These are the top stories:
In counting domestic-violence deaths, Canada’s records don’t add up
Nadia El-Dib, 22, was the lively middle child of four daughters. She was studying to be a legal assistant at the South Alberta Institute of Technology. She dreamt about going to law school.
On March 25, 2018, Ms. El-Diblm left a Calgary shisha bar with Adam Bettahar, an ex-boyfriend. Her body was found hours later in a suburban backyard. She had been shot twice and stabbed more than 40 times.
Her family didn’t know that her ex-boyfriend had been harassing her after their break-up.
Ms. El-Dib’s family now wants to raise awareness of domestic violence. But the way that data on these crimes is gathered in Canada makes this hard. As researchers seek to create a national database of domestic homicide data, varying privacy legislation and recording practices across provinces stand in the way.
Trudeau owns up to missteps over SNC-Lavalin as Scheer calls for investigation
Prime Minister Justin Trudeau recognized he made mistakes in handling SNC-Lavalin’s call for a settlement on fraud and bribery charges, but dismissed the Conservatives Party’s claim that the actions were criminal.
Mr. Trudeau previously refused to apologize after Ethics Commissioner Mario Dion released a report that found the Prime Minister violated the Conflict of Interest Act in his dealings with the Quebec engineering firm.
Conservative Party Leader Andrew Scheer yesterday called on the RCMP to revisit the report, noting there are strong grounds for a probe into whether the Prime Minister obstructed justice.
Meanwhile, SNC-Lavalin’s credit rating was downgraded to junk status by Standard & Poor’s, which cited the potential for the company to lose more money on construction and engineering contracts.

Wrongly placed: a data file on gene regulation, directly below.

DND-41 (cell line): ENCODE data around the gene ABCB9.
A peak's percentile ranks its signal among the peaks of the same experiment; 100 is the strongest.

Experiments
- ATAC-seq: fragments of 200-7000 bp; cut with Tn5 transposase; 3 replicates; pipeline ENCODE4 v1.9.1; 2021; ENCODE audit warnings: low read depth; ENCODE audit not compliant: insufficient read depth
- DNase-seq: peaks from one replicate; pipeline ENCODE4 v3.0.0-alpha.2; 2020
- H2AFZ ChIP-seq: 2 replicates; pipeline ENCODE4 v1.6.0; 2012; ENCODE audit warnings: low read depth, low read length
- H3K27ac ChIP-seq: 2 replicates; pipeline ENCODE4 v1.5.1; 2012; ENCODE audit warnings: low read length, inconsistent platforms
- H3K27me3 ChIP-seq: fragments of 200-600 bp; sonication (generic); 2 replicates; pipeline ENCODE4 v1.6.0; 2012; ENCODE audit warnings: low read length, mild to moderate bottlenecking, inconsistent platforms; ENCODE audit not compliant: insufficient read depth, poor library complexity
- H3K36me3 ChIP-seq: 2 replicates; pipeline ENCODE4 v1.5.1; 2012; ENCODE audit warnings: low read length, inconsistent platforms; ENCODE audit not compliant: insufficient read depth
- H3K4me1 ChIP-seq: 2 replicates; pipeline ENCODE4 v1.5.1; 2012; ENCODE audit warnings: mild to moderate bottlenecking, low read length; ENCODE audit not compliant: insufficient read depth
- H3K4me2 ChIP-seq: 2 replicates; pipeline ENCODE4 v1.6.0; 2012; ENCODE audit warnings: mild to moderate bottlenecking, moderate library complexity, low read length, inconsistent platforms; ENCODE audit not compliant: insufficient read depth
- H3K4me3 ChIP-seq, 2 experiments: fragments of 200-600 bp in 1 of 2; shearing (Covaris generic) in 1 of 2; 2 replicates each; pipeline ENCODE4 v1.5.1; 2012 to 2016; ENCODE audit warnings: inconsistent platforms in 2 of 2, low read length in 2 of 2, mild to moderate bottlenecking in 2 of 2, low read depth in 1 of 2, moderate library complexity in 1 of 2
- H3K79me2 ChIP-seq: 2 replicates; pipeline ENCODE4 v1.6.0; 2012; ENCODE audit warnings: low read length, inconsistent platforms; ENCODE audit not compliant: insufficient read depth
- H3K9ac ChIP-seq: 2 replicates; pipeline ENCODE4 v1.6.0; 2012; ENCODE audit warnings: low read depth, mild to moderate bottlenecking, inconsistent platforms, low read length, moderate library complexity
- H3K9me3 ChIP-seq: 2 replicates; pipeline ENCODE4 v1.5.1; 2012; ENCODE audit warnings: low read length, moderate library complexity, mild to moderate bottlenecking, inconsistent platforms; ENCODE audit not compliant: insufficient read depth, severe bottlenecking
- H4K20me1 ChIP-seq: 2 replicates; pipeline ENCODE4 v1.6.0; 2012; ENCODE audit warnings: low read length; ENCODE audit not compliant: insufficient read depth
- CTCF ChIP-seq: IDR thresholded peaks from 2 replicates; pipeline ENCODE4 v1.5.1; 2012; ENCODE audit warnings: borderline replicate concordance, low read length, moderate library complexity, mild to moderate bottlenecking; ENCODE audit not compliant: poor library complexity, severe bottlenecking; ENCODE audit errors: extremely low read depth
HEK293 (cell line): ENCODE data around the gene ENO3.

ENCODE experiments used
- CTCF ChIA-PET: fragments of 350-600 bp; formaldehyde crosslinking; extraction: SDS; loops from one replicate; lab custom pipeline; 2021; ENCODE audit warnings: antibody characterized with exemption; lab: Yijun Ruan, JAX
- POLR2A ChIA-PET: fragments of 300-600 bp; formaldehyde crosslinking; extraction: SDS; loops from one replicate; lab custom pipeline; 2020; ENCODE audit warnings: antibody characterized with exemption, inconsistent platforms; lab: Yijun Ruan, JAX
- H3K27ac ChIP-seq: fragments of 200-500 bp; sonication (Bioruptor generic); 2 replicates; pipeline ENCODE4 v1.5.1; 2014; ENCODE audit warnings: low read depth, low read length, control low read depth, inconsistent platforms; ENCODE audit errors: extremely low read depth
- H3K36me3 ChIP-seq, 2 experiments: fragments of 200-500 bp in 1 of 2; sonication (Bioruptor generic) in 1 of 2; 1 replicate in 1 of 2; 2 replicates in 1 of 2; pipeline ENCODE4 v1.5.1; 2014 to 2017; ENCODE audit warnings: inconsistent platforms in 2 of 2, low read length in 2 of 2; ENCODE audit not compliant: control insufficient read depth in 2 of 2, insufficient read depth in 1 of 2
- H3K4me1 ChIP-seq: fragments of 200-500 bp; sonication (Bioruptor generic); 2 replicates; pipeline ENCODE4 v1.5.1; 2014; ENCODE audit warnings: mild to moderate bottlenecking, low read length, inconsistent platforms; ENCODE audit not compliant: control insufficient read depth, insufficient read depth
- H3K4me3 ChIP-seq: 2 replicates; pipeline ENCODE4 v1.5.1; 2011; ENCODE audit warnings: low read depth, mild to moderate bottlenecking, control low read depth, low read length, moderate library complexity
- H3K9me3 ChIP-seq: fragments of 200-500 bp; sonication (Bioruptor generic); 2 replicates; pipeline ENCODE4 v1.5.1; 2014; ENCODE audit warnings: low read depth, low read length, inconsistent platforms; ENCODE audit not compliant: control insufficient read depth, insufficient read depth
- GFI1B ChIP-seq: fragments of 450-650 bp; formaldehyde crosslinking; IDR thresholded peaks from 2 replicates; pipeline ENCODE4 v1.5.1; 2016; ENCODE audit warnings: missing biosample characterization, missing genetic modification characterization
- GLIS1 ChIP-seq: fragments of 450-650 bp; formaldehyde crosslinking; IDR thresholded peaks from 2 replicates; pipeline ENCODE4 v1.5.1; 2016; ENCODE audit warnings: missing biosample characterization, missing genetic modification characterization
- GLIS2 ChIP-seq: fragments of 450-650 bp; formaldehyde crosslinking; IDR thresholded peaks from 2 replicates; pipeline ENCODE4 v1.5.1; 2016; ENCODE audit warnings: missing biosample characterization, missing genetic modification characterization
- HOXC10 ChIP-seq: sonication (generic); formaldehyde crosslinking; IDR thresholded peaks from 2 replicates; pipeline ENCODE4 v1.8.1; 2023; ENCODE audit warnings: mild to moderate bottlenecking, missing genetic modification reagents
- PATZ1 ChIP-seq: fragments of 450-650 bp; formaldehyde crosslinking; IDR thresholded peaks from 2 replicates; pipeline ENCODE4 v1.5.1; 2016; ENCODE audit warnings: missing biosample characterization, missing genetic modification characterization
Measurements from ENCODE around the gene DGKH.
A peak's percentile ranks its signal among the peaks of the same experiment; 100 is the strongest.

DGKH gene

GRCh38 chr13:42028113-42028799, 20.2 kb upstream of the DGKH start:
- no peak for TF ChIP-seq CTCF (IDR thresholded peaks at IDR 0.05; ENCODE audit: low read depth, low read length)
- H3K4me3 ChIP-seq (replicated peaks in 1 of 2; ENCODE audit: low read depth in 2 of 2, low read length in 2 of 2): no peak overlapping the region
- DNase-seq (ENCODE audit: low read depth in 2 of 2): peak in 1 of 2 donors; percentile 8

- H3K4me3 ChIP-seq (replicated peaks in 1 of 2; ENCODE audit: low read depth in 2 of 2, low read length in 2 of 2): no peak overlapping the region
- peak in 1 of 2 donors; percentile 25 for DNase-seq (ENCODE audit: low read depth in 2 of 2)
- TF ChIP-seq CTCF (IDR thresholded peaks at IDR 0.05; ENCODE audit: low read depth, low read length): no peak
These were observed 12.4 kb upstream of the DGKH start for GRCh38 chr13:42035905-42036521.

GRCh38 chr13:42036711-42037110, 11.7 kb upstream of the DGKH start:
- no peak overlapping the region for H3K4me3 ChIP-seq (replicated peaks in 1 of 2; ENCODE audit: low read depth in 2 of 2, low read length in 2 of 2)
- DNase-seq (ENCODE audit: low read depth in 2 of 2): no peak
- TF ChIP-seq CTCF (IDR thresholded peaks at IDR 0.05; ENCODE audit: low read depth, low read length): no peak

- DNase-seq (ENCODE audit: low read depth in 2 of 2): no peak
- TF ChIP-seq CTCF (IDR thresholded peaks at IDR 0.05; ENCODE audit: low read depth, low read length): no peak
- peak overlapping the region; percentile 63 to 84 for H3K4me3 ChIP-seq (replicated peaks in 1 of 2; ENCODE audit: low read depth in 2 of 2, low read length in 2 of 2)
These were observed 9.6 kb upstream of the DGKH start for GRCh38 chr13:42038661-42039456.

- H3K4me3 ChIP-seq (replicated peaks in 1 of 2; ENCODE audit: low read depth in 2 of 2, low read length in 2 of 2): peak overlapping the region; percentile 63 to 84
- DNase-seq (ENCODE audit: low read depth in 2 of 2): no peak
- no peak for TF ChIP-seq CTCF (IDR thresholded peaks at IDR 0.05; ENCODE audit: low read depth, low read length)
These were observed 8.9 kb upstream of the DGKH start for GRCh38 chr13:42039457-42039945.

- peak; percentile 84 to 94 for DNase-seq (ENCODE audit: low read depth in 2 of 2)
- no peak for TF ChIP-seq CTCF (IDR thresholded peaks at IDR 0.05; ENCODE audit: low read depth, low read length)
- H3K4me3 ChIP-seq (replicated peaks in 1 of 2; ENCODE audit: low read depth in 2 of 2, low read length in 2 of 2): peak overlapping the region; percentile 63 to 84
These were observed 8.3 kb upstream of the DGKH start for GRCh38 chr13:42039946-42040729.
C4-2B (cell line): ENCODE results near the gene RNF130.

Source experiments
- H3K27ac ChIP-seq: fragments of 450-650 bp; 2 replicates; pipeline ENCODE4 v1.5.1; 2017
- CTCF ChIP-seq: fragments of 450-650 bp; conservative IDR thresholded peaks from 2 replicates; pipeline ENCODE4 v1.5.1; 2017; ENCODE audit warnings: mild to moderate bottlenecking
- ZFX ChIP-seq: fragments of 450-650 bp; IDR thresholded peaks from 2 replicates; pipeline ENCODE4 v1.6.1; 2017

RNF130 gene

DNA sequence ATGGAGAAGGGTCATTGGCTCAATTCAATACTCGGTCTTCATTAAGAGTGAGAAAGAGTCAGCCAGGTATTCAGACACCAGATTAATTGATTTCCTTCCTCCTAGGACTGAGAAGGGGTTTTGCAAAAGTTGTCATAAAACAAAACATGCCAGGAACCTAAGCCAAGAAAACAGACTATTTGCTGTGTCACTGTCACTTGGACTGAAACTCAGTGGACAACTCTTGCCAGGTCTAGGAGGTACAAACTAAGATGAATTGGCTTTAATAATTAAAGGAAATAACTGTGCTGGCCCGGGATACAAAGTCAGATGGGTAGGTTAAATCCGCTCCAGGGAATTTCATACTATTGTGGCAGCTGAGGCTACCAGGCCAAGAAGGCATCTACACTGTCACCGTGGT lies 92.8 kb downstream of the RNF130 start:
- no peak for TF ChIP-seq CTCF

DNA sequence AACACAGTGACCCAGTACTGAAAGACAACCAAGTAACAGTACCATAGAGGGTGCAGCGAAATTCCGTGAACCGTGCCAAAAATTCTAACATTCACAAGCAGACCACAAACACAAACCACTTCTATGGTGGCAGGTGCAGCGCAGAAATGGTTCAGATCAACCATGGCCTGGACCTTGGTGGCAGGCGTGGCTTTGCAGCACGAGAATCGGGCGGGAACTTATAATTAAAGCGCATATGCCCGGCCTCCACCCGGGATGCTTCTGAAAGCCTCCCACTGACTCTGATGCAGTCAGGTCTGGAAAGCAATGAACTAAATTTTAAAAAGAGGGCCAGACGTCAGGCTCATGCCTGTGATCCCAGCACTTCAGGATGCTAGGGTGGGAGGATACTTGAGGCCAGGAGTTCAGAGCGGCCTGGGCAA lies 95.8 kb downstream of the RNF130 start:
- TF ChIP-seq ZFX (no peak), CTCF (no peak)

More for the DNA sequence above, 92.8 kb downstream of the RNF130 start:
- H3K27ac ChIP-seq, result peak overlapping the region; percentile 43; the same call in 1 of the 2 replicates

Elections Canada defends rules on climate change ads
Elections Canada has stood by its policy that to run election ads about climate change, environmental groups will have to follow rules that some critics say would silence them.
Earlier this summer, Maxime Bernier, leader of the People’s Party of Canada, expressed doubt over whether climate change is human-caused or requires urgent action. As a result, groups that, during the campaign, promote the broad scientific evidence that there is a growing climate crisis will fall under Elections Canada rules, requiring them to register with the agency, submit audits of activity and name their donors.
Responding to Elections Canada’s latest rule, Gary Mason writes: "Scientific fact should not be considered partisan, whether it aligns with a particular party’s views or not.”
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ALSO ON OUR RADAR
Hong Kong leader pushes for dialogue over protests: Chief Executive Carrie Lam confirmed the government would “immediately” set up a platform to talk with protesters and probe complaints against police.
Federal Court approves Indian day schools class-action settlement: Survivors will be able to apply for individual compensation for harms, including physical and sexual abuse, connected to attending one of the federally run institutions.
NYPD officer in Eric Garner’s death fired: After a five-year investigation, Daniel Pantaleo was sacked over the 2014 chokehold death of an African-American man whose dying words “I can’t breathe” became a rallying cry for anti-police brutality protesters.
Ford government criticized over close lobbyist ties: The president of the Cambridge Progressive Conservative Riding Association says it is “alarming” that the Ontario Progressive Conservative Party’s election-readiness committee is dominated by lobbyists, according to a copy of an e-mail obtained by The Globe and Mail.